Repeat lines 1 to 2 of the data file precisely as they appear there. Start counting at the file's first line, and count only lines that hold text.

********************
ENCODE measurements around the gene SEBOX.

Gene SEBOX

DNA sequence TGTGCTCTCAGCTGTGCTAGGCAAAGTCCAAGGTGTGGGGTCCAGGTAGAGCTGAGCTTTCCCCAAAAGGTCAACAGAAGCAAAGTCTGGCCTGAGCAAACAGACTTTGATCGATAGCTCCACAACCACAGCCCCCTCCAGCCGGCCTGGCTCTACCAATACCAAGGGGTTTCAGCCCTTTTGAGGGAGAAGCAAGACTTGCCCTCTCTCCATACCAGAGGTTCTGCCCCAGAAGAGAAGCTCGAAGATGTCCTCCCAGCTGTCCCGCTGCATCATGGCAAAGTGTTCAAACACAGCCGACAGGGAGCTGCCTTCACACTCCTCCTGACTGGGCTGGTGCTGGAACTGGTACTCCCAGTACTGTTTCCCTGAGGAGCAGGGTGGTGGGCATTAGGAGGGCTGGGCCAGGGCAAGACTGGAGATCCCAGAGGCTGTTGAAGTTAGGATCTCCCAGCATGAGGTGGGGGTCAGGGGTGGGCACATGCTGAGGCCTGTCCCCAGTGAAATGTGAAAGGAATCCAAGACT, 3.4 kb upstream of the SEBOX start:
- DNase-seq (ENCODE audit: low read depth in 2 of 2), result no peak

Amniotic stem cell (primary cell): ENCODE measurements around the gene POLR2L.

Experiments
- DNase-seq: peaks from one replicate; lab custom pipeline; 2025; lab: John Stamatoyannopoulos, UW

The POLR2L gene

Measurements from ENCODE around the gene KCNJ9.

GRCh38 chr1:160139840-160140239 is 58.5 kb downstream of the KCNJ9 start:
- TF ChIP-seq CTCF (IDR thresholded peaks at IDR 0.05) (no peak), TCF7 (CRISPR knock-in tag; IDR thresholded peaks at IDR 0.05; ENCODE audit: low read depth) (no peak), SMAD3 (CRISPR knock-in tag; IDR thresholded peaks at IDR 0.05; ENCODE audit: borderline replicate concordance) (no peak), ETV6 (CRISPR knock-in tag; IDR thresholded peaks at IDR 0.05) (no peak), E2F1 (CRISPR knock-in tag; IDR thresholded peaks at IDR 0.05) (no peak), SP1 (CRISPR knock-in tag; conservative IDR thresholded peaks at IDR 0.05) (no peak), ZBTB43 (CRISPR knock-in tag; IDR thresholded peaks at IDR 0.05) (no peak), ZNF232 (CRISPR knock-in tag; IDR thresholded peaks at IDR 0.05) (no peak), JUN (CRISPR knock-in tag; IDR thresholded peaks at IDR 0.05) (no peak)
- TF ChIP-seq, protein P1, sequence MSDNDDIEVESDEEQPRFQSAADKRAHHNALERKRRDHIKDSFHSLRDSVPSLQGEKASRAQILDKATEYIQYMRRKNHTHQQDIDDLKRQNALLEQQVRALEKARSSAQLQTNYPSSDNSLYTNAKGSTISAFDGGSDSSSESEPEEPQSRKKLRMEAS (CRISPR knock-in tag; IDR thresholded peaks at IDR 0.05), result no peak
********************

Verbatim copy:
ENCODE measurements around the gene SEBOX.

Gene SEBOX